Huot’s indifference to the esthetic (and sometimes practical) requirements of the New York galleries and the market place also betrays itself in the very format of his Diaries. Their size, discontinuity and theatricality deter people. For his purposes however, the format is perfect: the enormous scroll is inherently mobile (the opposite of the objectified and necessarily frozen single-painting format), emotionally varied and unpredictable. They’re movies, murals and daily chronicles rolled up into one. They are enthusiastic, theatrical and fun. In fact, theatrically and play are basic elements of Huot’s personality (and one can see this even in his minimal works.) Writing about himself in 1974 he remembered that “the first ‘real’ art event I participated in, as a costume maker, choreographer and performer. Bob Morris and I did a piece called “War” at Judson Church in early 1963.” Huot is a man who loves to dance, who plays the trap drums and who throws five-day parties. For him, art is life and vice versa, and both are fantastic!
As Huot reports, rejoices and recoils in the presence of his daily activity, committing these responses to his Diaries, he also comments upon his conceptual art. His paintings are not addressed to 57th street and SoHo audiences, for they are not insistently vanguard and elitist. I am reminded here of Allan Kaprow’s work since the late 1950’s. More than anything else, the Happening (like a Huot Diary) is meant to be a shared human experience. One can’t sell a Happening (although one certainly can be paid to do one,) and anybody ostensibly can take part in one. For almost 20 years Kaprow has been saying, “No,” to the art establishment and its rigors. So now is Huot.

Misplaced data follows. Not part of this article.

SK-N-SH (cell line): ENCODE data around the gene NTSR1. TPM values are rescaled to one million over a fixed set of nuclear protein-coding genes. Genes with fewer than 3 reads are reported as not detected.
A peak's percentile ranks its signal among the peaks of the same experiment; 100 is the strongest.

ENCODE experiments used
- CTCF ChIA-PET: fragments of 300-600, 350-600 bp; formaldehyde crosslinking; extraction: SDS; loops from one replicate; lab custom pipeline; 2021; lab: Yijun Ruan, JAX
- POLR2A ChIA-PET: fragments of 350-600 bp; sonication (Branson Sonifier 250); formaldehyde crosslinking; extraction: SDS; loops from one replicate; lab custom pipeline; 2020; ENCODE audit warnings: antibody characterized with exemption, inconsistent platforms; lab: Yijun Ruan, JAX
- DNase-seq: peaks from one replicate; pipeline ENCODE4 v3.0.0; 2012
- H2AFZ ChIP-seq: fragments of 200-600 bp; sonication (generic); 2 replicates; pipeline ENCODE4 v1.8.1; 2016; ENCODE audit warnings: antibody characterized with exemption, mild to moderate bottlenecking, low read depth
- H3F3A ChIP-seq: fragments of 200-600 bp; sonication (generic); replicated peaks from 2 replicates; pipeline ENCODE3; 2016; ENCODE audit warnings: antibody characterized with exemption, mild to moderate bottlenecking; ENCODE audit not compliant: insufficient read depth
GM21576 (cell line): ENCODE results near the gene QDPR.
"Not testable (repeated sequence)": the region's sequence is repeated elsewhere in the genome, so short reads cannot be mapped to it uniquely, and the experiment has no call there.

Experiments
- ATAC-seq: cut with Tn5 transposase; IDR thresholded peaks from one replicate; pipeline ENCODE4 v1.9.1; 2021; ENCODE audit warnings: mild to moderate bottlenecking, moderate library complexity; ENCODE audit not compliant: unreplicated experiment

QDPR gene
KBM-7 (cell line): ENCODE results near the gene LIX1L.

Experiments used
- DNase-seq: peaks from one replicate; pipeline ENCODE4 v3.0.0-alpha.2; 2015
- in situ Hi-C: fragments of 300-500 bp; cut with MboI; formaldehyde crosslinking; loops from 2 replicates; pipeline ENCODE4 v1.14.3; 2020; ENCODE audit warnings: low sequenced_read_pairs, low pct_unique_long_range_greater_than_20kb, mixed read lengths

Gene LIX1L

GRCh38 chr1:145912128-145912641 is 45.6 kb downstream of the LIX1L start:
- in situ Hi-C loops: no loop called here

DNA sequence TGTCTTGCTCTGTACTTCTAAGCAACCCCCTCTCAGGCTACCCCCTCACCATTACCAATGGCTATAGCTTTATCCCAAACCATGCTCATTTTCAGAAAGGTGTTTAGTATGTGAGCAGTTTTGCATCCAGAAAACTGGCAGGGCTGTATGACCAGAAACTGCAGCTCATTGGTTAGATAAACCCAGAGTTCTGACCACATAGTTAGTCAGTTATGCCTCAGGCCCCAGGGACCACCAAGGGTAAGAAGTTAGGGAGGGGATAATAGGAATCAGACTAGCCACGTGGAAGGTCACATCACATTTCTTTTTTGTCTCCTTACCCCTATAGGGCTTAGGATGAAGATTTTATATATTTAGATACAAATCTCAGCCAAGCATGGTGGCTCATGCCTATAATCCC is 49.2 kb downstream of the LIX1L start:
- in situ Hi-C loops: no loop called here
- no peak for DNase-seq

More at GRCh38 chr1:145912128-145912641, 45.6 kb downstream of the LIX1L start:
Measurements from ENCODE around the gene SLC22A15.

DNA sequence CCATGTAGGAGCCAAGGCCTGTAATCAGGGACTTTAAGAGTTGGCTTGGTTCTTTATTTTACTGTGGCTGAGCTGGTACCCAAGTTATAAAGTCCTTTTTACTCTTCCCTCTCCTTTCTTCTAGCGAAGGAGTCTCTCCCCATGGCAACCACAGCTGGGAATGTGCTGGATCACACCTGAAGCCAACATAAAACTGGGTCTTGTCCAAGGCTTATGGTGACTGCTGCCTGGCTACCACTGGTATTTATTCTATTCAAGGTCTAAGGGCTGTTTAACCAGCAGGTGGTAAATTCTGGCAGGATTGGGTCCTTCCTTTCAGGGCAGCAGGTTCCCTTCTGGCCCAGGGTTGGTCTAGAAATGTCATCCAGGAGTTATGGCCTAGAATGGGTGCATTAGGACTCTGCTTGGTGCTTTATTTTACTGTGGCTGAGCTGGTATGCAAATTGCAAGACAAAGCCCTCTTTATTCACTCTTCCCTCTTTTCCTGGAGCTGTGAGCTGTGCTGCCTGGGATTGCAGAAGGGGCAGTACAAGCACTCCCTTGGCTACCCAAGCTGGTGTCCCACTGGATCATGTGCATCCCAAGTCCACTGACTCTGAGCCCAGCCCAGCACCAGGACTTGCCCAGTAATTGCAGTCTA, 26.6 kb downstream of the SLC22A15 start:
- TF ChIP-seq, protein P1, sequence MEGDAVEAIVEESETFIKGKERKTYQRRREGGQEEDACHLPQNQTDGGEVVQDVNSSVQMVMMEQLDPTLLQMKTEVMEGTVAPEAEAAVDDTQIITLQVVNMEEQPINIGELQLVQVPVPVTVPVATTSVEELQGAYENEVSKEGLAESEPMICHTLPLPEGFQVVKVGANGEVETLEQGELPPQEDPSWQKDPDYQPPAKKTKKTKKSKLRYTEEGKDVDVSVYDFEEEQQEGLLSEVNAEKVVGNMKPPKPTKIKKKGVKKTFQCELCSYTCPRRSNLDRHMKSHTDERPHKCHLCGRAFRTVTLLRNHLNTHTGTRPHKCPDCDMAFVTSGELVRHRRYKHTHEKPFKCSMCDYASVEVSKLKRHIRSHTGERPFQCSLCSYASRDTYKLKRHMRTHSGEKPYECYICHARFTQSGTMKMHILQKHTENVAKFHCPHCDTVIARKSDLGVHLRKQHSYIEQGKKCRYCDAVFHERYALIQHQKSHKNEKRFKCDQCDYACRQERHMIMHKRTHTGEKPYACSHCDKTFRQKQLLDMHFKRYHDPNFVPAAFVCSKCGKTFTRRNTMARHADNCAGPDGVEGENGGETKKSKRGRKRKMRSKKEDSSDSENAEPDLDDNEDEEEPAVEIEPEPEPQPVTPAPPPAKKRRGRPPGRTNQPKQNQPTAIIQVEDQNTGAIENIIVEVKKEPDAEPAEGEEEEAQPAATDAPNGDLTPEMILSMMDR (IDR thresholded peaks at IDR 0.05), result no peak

Perhaps it is appropriate that Huot teaches at Hunter College whose very building at 68th Sreet and Park Avenue is the polar opposite of SoHo chic. Like everything else that is public in New York, it is overused, poorly cared for, and a leveling experience. At Hunter, Open Admissions has created a new breed of students who are practical, materialistic, openly emotional and aggressive. No matter how much they are upwardly mobile, their curiosity grows from their particular class sensibility and experience. They are as compelling and intelligent as any people one would want to meet, but they are also like screeching subway trains scrawled with graffiti – like Huot’s Diaries.
Last summer I gave a number of my artist friends a favorite book of mine to read – John Berger’s Way of Seeing (New York, 1973). Eschewing questions of style, Berger asks instead what is art’s function and how are its contents related to our daily lives? Unlike most of my friends who hate the book, undoubtedly feeling that it had robbed them of their specialness and power, Huot liked it enormously. Because he is less attracted to the conventional roles of the artist and art, he is potentially dangerous to the art establishment. But he is positively delightful to an unpretentious, pleasure-seeking audience. His paintings couldn’t be friendlier, more accessible or human. And they are there for everyone to enjoy!
Eunice Lipton is an Assistant Professor of Art History at Hunter College with a particular interest in the social and political context of art in modern times. She has published articles and reviews in “Artforum, Art in America” and “The Fox.”